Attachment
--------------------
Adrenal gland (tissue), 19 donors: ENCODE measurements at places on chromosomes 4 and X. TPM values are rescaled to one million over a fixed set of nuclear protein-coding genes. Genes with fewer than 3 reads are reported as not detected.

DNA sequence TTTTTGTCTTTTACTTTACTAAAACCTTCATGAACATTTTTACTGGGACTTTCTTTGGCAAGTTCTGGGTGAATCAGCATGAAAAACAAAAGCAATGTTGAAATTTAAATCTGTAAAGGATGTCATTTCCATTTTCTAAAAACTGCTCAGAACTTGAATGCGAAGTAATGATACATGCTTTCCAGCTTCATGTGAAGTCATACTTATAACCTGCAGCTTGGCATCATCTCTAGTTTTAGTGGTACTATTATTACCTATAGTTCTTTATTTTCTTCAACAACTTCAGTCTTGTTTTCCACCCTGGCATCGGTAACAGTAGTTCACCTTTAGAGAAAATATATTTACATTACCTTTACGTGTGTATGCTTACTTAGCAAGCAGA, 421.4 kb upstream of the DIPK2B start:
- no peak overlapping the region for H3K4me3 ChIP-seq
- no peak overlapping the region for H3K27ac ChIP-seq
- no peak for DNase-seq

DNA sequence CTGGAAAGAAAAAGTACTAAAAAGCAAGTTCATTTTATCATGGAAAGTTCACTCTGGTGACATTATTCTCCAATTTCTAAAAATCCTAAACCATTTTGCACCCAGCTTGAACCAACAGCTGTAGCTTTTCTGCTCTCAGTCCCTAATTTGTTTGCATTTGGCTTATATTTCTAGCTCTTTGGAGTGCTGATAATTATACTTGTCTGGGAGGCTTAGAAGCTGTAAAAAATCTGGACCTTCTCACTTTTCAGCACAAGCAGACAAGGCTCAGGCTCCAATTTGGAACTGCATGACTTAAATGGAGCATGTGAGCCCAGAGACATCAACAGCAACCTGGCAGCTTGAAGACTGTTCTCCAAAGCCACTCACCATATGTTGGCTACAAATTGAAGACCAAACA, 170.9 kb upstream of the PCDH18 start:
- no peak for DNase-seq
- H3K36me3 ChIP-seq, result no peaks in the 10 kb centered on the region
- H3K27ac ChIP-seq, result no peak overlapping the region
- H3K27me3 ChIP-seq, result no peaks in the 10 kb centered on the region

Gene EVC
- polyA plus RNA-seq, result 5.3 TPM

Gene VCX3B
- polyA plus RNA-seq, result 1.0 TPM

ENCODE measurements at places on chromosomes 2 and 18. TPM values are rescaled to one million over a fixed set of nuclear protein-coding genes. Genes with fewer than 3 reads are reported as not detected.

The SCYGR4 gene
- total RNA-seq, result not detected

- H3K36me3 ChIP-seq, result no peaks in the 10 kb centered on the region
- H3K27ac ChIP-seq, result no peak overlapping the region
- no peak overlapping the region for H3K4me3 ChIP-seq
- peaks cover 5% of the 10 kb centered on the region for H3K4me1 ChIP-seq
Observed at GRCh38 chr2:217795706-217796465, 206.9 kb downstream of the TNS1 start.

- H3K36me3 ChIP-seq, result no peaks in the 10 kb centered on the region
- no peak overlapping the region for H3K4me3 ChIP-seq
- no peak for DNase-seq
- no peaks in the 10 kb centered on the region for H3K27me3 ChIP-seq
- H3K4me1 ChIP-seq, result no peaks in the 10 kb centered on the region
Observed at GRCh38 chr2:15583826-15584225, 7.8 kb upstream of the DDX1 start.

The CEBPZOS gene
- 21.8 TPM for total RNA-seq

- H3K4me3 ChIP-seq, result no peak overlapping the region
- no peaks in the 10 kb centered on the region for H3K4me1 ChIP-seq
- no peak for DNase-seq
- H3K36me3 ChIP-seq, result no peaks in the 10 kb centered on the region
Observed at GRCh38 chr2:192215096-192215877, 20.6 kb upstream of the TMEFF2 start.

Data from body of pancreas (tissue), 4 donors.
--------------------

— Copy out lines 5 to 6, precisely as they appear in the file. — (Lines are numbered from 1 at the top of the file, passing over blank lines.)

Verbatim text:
- no peak for DNase-seq

DNA sequence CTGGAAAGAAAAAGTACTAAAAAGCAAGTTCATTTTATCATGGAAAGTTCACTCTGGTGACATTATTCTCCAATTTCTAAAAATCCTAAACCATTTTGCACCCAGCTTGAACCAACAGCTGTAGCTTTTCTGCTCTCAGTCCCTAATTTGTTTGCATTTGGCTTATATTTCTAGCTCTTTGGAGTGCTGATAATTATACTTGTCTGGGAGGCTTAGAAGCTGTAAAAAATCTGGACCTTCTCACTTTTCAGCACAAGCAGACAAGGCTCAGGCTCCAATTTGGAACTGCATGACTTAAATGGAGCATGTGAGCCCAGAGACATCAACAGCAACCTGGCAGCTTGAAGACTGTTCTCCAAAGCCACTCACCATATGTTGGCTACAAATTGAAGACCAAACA, 170.9 kb upstream of the PCDH18 start: